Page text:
Finally, she presented “evidence” of a mistake: “van persie was not euthanized several days later.” Apparently, it was a couple weeks rather than the several days I recorded. Is this what is to pass for a “wrongly reported death”? If this were a court case, she’d be laughed from the room. Bottom line: Van Persie is dead from a racing injury. Does it really matter when the euthanasia came?
After some more back and forth, Papp apologized – sort of: “i apologize. I have reviewed your ‘confirmed’ lists and from what i know of the PA horses the updated lists verified via FOIA are correct. However, the initial reports on your blog and fb page strongly suggest most of the vanned off are dead or will be and that is not true. It was the inital reports from years ago already, in addition to the information on van persie this year, that were not accurate but the confirmed lists to my knowledge are.”
“Again, you may want to have unbiased knowledgable people review the reports. There was a horse listed who died of meningoencephalitis as you have listed that had nothing to do with racing nor did the pathologist completing the necropsy report sum findings up the way you did. I know because i euthanized burning point.”
Burning Point does not, nor has he ever, appeared on my Killed list. (Note: The Killed lists are and have always been reserved for track-related – racing or training – deaths.) He was, however, included in my 2016 Pennsylvania FOIA post where I reported all casualties from that state – track and otherwise. Here is my full entry for Burning Point: May 26, Penn, “lymphohistiocytic meningoencephalomyelitis with necrosis” (last raced April 23). Again, not on the KIA list. Period. Apparently, close reading, at least where my site is concerned, is not one of Ms. Papp’s strong suits.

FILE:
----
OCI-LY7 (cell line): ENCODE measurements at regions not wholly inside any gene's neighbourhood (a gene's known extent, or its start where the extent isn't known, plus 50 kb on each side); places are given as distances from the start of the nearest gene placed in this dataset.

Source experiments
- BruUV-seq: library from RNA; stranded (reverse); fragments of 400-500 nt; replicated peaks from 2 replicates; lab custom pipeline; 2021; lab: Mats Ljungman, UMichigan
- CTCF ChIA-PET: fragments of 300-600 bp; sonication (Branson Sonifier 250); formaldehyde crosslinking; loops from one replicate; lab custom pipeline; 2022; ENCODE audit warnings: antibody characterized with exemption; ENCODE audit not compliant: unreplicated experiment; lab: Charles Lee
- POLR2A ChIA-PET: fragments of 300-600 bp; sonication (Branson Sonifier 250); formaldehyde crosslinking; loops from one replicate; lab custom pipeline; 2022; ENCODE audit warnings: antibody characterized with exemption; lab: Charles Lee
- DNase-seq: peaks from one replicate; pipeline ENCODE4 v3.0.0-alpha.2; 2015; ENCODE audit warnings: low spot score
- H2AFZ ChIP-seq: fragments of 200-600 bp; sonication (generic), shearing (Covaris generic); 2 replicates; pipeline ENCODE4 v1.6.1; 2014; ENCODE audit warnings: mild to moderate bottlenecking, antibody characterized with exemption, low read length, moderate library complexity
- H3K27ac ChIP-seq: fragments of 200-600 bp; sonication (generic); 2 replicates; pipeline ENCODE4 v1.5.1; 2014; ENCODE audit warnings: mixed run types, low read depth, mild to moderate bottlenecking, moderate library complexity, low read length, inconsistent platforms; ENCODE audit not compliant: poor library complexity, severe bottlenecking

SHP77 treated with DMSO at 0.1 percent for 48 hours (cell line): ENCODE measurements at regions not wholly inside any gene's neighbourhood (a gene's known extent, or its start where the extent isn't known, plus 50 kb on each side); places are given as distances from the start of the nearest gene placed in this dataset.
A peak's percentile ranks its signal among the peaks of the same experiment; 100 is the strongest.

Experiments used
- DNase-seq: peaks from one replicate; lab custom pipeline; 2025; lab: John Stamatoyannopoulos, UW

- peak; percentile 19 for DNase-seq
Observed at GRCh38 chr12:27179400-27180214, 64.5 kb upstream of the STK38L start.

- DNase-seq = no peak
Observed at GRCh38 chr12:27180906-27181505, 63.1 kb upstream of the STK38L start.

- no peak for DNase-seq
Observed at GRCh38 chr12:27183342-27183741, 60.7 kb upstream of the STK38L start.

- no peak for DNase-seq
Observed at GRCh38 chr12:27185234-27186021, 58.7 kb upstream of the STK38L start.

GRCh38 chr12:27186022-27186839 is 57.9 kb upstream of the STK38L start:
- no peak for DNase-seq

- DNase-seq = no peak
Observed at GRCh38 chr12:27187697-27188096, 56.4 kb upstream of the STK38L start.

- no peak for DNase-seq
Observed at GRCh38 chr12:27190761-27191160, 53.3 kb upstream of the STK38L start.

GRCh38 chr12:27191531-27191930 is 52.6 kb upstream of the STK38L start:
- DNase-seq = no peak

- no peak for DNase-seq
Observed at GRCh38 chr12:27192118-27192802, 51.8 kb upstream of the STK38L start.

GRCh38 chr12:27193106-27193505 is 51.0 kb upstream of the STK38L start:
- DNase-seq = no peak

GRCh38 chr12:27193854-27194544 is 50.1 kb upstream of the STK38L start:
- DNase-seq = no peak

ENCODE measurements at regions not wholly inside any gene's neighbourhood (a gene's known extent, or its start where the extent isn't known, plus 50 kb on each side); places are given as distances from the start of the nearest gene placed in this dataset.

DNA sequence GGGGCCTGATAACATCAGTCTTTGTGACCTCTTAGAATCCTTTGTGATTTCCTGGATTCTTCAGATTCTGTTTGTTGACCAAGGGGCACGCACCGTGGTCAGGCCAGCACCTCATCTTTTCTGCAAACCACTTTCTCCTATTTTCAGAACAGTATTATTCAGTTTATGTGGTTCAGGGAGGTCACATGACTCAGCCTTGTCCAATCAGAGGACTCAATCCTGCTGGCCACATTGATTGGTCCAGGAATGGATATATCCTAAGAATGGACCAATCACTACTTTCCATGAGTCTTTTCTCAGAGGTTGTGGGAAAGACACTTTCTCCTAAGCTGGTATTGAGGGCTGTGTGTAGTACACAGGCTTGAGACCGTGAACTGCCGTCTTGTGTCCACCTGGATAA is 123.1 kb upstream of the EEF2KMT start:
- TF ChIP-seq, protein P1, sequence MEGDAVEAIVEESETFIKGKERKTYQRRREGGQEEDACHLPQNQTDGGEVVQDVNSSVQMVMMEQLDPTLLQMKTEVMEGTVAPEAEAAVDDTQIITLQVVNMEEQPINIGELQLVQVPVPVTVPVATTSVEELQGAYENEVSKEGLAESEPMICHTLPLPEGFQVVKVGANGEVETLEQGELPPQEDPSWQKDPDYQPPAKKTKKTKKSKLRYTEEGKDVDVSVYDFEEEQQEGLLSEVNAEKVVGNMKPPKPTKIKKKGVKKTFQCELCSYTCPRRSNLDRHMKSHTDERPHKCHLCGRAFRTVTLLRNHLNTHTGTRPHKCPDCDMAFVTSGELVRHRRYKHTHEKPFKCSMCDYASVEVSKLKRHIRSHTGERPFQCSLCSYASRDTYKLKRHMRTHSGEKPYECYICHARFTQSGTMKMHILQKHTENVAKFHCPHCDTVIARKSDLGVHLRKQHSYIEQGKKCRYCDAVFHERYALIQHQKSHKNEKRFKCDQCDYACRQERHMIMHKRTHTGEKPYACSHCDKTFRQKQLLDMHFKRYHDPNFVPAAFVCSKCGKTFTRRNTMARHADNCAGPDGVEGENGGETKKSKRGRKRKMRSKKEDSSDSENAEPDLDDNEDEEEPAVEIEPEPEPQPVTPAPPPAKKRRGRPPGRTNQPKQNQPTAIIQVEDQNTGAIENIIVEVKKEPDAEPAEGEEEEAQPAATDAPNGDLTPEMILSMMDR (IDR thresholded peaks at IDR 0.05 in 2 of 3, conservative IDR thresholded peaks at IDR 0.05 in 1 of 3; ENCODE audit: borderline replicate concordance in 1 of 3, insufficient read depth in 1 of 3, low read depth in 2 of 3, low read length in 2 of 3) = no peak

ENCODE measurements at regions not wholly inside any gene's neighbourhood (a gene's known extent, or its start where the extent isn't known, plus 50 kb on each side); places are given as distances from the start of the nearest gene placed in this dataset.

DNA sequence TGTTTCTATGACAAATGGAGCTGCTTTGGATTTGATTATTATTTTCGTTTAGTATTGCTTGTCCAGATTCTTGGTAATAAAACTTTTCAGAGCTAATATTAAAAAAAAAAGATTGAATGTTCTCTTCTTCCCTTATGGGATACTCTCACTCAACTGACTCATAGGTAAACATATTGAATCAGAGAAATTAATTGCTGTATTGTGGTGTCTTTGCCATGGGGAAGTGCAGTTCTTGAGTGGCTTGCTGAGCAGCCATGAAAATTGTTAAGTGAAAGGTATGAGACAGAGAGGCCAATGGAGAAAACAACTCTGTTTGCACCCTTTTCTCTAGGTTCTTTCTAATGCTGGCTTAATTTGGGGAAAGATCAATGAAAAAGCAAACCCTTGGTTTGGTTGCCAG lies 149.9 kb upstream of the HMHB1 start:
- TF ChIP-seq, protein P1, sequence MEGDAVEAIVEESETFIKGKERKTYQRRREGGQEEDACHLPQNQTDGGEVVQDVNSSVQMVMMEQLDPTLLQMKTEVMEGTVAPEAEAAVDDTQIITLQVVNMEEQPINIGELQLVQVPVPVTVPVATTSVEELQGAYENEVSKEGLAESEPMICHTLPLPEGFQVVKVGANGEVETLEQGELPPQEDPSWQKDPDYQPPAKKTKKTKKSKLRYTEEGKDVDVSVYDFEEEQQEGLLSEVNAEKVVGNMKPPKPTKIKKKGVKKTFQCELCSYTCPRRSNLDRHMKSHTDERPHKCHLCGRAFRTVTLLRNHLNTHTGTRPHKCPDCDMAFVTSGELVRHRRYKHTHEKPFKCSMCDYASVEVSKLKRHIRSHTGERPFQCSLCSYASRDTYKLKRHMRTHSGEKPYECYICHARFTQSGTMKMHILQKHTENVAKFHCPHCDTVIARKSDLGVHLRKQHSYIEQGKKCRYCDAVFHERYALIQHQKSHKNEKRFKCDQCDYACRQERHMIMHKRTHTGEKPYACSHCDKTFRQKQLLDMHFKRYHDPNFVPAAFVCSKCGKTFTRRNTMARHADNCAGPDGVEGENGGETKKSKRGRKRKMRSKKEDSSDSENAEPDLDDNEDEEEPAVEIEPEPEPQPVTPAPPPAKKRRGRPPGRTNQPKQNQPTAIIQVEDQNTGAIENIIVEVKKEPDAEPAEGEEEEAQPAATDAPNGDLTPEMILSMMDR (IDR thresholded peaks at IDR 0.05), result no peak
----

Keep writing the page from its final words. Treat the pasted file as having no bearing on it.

Ultimately, we arrived at this: “The horses i was thinking of as ‘falsely reported as dead’ were listed before you put together the FOIA confirmed lists, back in 2014/2015. Since you have been requesting necropsy reports i have not seen any wrongly included and have looked through 2014-2016. I already posted above an apology that it was not your confirmed list that contained falsely deceased horses. …i completely agree with and applaud you regarding your FOIA listings.”
Within a single thread, Ms. Papp went from “multiple wrongly reported deaths i know for a fact are not true” and “3 or 4 horses who were listed as deceased but were actually…” to “i have not seen any wrongly included and have looked through 2014-2016” and “i completely agree with and applaud you regarding your FOIA listings.” (2014, by the way, is when I started the Kill lists, so when, exactly, was it that I was supposed to have falsely reported?)
Facts, as the great John Adams said, are stubborn things. Horseracing kills horses. That’s a fact. What I do here is provide overwhelming evidence – names, dates, locations. In this pursuit, I am unfailingly meticulous. (Truth is, I am constitutionally incapable of being anything but.) I am not infallible, but to this point – through four years and over 3,000 names – my lists are. That’s not a boast, just a fact.